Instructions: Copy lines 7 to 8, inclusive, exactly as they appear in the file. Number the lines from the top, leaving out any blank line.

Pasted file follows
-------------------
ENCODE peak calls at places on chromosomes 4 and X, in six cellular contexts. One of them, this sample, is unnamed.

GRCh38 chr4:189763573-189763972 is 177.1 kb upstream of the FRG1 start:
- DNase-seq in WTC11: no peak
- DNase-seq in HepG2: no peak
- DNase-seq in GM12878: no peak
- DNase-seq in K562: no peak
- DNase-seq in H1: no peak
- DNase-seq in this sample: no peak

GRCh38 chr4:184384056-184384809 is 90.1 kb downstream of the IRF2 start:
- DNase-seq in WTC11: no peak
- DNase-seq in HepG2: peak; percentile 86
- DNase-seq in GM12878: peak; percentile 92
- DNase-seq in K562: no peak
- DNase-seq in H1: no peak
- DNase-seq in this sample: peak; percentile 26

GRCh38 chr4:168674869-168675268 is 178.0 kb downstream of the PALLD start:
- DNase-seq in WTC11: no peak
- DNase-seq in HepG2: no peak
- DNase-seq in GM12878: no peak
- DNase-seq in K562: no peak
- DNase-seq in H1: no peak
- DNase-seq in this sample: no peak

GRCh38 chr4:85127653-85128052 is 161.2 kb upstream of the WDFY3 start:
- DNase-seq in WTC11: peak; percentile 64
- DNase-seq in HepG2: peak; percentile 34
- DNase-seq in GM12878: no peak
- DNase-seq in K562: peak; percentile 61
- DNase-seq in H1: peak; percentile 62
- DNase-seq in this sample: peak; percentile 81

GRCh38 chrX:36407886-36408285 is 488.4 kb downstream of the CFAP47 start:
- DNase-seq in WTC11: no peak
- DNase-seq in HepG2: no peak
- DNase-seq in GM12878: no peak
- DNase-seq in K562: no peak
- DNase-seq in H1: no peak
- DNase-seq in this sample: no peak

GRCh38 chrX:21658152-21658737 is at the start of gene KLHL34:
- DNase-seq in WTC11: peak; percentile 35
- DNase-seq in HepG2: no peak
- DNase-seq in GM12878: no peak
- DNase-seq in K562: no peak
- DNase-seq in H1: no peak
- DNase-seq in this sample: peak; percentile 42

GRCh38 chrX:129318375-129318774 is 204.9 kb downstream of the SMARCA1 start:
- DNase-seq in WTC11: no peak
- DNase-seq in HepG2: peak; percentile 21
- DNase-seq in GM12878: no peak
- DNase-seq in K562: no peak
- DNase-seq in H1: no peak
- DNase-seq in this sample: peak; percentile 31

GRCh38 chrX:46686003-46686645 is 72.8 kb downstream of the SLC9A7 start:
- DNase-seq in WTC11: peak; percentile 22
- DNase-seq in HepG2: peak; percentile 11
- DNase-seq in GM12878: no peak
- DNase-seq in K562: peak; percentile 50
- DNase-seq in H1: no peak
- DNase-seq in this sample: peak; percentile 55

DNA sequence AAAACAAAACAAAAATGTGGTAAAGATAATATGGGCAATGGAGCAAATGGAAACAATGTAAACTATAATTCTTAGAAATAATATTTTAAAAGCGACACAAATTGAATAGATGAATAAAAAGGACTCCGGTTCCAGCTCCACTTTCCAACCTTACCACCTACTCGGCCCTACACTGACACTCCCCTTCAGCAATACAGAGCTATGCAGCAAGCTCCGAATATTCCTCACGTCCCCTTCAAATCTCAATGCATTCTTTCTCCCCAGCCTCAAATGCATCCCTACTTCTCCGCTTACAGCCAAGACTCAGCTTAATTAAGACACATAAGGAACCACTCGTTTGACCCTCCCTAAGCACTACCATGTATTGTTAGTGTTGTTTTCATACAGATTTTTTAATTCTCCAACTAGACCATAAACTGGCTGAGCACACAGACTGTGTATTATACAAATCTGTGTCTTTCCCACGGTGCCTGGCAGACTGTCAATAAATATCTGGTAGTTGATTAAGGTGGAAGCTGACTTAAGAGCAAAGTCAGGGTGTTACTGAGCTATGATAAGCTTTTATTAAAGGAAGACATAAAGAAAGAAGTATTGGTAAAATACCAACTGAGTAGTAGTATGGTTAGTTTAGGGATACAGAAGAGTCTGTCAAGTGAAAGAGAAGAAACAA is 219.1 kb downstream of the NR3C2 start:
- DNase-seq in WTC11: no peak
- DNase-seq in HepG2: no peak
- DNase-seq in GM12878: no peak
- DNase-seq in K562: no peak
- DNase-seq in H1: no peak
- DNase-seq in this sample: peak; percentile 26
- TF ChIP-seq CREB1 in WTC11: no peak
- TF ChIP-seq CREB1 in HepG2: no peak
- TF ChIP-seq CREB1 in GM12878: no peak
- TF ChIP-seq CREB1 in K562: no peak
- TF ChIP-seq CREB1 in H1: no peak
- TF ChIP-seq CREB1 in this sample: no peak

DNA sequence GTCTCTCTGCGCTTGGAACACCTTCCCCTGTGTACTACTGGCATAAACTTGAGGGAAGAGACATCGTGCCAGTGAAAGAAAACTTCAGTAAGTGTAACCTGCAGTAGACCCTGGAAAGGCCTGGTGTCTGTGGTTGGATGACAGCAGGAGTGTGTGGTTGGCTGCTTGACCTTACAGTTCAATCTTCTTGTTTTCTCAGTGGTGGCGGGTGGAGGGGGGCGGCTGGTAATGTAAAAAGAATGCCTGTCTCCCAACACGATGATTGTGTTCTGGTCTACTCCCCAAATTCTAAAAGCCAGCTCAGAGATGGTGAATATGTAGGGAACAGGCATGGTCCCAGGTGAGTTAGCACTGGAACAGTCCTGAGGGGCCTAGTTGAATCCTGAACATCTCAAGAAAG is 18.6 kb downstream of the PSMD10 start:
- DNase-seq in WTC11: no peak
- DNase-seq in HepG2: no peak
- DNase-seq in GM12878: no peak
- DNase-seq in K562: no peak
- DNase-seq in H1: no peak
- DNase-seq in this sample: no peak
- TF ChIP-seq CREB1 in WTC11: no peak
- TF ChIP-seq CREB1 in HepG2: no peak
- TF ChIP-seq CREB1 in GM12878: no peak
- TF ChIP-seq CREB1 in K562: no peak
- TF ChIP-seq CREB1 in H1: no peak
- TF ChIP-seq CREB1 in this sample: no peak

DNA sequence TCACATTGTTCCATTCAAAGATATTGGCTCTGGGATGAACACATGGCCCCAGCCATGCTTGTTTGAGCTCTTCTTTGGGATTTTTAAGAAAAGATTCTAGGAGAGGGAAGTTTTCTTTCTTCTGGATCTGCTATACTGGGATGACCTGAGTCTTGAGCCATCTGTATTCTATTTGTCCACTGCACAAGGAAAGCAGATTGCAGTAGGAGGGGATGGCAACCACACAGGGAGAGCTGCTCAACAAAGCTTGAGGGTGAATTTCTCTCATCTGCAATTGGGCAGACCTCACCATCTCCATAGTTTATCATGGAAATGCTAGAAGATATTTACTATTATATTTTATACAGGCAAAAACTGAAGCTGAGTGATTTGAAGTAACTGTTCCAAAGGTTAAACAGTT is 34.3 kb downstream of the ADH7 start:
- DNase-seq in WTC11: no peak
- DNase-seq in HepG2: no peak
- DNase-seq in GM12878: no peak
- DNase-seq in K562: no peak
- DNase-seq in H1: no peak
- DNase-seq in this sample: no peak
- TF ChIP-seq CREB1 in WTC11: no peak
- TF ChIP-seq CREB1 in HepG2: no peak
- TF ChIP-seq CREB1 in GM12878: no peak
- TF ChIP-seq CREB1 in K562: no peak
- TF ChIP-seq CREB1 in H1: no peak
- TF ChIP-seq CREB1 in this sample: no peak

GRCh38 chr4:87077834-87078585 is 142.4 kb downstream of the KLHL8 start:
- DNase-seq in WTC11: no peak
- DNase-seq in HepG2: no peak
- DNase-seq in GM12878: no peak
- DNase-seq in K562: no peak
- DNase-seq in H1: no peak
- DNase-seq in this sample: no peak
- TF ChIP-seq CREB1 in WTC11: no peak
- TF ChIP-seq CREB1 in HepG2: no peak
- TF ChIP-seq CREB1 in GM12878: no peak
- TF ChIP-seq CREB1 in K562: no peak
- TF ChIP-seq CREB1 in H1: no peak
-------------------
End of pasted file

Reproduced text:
- DNase-seq in H1: no peak
- DNase-seq in this sample: no peak